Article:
500 miles of Indianapolis 2022: this is the grid of records

500 miles of Indianapolis 2022: this is the grid of records

Things in Indianapolis are back to how they were before, and at the same time, they are like never before. After two editions affected by the pandemic, more than 300,000 spectators will once again pack the venue in the world’s biggest one-day show. For the second year in a row, and fifth overall, Scott Dixon will lead the 33-car field to the green flag, starting 200 laps and nearly three hours of frenetic action. Everything looks so familiar even the speeds have returned to being “what they were”and even beyond.

26 years later, Dixon broke the pole position record last Sunday, something that seemed unthinkable just a few years ago. Averaging 234.046 miles per hour, the New Zealander entered his name in the history books by beating the record of 233.718 by which Scott Brayton should have led the 1996 grid had it not been for his fatal accident in later practice. Some numbers that, in the 105 previous editions of this test, only find a replica in the 236,986 that Arie Luyendyk recorded on the second day of qualifying that 1996a record so stratospheric that it continues to raise murmurs to this day.

In turn, and despite the lack of competition to complete the last row, the grid has once again raised the bar with the highest global average in history for the second consecutive year. With 11 drivers lapping faster than the best average of 2021, the total grid average is 231,023 miles per hour, clearly higher than the 230.294 mph of 2021, despite the fact that the two slowest qualifiers this year signed a worse average than the 33rd classified of 2021 (Simona de Silvestro). In fact, the average falls short of 33 cars as Stefan Wilson failed to qualify on Saturday due to mechanical problems, but the record would still have been broken if Wilson had averaged just shy of 207 mph, almost jogging speed.

Among the 33 participants, there are eight previous winners of the Indianapolis 500one less than in 2021 due to the absence of Ryan Hunter-Reay, and a total of seven rookies, equaling the highest number of the last decade registered in 2014. Three of them are Americans, something that had not happened since 2006, and that brings the number of national pilots to 13 compared to 20 foreigners, half of whom occupy the practice all of the first four rows. In short, all the right ingredients are gathered for an Indy 500 that has already gone down in history, and that wants to do it even more.

FIRST ROW

For the seventh time in history, all in the last 16 editions, the front row of the Indy 500 does not feature any American drivers. Being this your fifth pole in this testDixon is the 12th driver in history to chain two in a row, and he has done so with some scandalous numbers that he hopes to use in his favor to get a second Indy 500 that has resisted him time and time again. No one has racked up 13 failed attempts before winning this test, but Dixon is used to doing things no one else can or knows how to do, and his team has come in more prepared than ever to give him the car he deserves. Without going any further, a teammate of his will come out with him, as happened in his distant victory in 2008.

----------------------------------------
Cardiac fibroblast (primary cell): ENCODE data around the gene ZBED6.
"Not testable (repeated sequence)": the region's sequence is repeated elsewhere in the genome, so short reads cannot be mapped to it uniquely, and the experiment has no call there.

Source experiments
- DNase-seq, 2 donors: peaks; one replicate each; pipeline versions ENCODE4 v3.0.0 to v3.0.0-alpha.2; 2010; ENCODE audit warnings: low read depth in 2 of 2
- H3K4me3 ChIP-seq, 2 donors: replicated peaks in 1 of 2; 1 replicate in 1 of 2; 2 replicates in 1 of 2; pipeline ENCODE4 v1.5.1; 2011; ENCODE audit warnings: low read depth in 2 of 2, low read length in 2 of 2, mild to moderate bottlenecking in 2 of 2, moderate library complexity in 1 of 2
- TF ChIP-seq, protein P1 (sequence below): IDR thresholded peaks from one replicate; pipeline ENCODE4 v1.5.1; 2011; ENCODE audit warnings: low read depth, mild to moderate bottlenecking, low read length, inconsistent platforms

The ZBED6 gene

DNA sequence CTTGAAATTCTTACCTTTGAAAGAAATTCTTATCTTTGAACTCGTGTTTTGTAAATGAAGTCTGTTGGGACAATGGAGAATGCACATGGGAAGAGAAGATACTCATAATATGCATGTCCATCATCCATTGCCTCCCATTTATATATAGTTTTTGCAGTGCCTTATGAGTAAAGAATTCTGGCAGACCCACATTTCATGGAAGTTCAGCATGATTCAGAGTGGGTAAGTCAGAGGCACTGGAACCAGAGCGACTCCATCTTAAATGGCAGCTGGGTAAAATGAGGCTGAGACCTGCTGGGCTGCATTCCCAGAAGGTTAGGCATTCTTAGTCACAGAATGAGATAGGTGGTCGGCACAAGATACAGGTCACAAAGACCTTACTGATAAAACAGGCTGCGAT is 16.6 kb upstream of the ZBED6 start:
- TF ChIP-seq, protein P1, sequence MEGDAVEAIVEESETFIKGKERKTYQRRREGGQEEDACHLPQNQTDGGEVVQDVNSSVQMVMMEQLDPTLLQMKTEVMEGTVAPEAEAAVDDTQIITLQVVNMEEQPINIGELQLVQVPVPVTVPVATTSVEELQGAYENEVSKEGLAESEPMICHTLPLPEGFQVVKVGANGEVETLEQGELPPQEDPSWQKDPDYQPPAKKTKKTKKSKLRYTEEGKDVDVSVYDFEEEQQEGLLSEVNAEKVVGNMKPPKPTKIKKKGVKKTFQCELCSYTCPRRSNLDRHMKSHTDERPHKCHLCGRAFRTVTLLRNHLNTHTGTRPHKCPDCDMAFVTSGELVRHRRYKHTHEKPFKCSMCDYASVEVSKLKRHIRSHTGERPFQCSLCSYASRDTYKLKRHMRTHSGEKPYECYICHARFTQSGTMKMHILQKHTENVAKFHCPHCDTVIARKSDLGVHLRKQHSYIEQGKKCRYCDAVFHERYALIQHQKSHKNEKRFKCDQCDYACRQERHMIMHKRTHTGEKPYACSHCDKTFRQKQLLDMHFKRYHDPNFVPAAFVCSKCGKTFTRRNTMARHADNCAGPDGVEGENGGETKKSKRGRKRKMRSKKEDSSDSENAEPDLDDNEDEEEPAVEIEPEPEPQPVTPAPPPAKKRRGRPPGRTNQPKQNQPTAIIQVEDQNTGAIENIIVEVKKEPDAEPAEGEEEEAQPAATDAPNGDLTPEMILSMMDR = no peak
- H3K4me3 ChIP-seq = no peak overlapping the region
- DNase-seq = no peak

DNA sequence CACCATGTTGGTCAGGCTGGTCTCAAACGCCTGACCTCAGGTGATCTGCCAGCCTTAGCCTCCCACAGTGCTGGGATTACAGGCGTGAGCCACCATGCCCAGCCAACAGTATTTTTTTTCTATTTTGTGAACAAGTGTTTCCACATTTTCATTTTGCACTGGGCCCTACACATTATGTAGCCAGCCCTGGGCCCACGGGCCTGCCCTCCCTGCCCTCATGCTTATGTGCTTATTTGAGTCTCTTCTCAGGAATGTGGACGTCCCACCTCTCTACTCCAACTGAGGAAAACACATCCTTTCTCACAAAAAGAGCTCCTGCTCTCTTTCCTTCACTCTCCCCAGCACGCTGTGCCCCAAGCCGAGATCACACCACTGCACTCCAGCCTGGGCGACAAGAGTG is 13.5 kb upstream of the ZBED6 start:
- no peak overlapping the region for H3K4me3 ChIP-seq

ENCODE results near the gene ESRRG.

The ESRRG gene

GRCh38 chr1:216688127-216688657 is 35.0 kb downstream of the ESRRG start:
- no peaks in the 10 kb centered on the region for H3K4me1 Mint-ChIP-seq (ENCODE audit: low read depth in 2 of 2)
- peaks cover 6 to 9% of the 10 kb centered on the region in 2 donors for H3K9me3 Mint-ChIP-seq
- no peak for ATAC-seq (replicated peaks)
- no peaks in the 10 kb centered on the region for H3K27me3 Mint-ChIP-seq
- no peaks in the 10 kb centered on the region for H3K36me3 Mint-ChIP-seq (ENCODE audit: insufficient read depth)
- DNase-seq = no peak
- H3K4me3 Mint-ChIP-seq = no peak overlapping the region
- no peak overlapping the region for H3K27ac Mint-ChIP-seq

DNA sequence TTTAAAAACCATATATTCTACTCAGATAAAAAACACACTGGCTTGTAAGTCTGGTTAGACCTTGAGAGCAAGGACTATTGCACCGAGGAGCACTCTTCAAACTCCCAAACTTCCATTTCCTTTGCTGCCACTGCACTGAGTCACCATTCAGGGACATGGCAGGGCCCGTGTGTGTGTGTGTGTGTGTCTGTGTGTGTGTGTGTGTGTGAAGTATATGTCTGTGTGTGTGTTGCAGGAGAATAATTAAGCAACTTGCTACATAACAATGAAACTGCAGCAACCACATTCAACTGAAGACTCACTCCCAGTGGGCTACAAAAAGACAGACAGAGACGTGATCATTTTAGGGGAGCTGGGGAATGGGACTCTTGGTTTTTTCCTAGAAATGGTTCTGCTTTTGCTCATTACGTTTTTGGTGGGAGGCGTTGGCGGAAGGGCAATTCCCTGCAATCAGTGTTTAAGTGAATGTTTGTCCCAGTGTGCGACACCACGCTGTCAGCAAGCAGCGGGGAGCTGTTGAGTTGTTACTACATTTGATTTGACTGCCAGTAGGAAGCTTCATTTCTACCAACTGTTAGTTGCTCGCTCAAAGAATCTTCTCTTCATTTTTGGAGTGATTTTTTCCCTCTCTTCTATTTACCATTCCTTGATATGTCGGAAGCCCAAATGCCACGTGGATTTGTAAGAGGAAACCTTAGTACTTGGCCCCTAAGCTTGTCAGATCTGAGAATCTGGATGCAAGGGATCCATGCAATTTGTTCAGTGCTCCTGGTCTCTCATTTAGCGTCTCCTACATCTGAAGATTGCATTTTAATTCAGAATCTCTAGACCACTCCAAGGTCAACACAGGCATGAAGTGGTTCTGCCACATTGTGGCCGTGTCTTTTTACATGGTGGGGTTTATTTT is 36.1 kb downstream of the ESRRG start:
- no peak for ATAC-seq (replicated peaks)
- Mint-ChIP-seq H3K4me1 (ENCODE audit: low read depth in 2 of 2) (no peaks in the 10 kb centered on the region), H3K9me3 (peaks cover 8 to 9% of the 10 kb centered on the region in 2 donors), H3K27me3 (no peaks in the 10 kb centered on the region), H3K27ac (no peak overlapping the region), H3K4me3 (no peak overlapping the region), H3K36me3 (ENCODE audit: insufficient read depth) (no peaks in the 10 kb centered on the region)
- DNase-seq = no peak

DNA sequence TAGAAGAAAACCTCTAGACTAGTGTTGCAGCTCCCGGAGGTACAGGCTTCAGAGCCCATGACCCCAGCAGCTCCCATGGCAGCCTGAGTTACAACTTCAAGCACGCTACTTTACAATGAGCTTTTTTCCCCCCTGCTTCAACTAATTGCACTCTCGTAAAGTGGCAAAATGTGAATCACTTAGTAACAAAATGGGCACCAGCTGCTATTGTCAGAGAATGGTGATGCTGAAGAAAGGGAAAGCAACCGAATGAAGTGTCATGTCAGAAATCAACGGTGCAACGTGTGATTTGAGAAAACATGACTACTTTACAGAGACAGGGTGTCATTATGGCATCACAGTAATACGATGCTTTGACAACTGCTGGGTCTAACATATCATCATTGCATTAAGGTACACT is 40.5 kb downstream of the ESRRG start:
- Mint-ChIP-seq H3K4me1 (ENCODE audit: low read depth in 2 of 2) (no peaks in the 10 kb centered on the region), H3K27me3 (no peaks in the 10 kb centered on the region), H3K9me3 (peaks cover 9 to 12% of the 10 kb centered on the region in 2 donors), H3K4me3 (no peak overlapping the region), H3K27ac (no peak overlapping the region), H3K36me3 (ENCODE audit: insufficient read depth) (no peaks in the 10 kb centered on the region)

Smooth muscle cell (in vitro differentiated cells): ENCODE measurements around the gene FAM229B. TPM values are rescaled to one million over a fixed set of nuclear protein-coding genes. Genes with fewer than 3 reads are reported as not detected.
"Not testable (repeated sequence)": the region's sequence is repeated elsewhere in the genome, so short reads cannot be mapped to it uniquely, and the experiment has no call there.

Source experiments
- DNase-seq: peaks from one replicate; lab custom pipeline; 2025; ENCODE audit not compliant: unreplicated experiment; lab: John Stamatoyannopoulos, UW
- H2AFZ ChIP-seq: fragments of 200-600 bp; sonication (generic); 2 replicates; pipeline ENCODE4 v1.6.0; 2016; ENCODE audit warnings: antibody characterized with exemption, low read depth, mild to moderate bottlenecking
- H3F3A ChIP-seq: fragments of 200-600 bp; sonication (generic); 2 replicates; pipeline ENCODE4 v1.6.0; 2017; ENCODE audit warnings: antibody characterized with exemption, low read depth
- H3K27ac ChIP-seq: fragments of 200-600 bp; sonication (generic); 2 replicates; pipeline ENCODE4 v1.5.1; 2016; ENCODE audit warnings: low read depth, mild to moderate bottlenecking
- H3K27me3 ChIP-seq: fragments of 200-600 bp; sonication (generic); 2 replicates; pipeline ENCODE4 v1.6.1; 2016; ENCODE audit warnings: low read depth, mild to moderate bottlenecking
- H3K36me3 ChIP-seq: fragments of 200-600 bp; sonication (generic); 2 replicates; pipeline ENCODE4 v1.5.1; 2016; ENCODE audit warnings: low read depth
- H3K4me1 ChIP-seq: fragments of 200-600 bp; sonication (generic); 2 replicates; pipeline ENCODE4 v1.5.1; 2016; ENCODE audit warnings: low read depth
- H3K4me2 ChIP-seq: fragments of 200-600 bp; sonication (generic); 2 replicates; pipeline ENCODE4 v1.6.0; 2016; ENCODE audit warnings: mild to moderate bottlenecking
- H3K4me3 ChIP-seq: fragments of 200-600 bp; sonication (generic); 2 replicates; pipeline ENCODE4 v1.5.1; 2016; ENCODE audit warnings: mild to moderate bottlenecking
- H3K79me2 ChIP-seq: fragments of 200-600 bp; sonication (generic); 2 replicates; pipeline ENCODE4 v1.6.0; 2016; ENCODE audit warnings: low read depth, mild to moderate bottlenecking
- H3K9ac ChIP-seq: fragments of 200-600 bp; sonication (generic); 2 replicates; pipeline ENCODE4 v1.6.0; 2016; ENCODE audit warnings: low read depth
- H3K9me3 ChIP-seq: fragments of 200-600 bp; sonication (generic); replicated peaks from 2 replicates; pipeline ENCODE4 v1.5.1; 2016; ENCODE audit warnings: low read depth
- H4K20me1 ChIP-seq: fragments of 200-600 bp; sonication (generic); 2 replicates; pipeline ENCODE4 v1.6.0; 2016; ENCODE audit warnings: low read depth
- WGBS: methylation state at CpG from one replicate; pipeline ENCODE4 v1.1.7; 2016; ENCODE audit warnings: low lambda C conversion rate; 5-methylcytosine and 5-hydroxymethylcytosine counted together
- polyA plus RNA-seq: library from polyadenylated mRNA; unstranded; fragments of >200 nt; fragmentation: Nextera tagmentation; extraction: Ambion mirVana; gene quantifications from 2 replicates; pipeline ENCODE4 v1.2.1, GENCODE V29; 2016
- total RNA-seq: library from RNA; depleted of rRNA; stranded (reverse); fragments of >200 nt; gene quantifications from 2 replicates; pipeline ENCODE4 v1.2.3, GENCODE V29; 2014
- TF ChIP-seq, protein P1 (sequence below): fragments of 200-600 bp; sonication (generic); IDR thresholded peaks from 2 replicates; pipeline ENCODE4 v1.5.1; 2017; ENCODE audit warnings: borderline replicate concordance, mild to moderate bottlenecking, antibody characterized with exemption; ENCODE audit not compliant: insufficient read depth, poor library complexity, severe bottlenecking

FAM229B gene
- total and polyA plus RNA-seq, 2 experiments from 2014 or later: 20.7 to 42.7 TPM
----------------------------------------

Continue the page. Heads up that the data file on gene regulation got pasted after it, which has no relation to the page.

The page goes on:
Álex Palou finished last year’s edition with a bitter second place, and from that place he will start this Sunday, completing the first one-two on the grid for a team since 2010. Taking over from Oriol Servià in 2011 as the second Spaniard to start in the first row, the current IndyCar champion will seek to take advantage of everything learned in these 12 months to continue making history. At his side, another talented generational colleague, Rinus VeeKay, who has not dropped out of the top 4 on the grid in his three years at the Indy 500, who signed the best lap of the month in qualifying on Saturday (234.742 mph), and who continues in position to be the youngest winner in the history of the event at 21 years old.

SECOND ROW

Located in the same row as last year, two of the most experienced drivers in the Indy 500 they want to follow in the footsteps left by the last winner and win in Indianapolis despite not playing the full season. Ed Carpenter, the only American in the top 10, continues to chase the victory that has so often eluded him, and Tony Kanaan prolongs the twilight of his career with a car so blazingly fast at race pace that in his hands it is capable of anything. . Marcus Ericsson will start in the middle, whom his good work in Indianapolis has never translated into a great result, an aspect that it will seek to exterminate with a stroke of the pen. Second Swedish winner in history?

THIRD ROW

The media attention of this row is also concentrated on its ends. Pato O’Ward starts from the inside, recently renewed with McLaren SP and knowing that a victory in Indianapolis would notably boost his Formula 1 aspirations. On the outside, the famous debut of Romain Grosjean, the best of the seven rookies on the grid and the only Andretti Autosport driver in the first six rows. The Frenchman seems to have overcome his aversion to ovals, although his performance in his race is still unknown. He is separated by O’Ward’s partner, a Felix Rosenqvist who finally seems have found some comfort in ovalsvery necessary for its uncertain future in the short and medium term.

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FOURTH ROW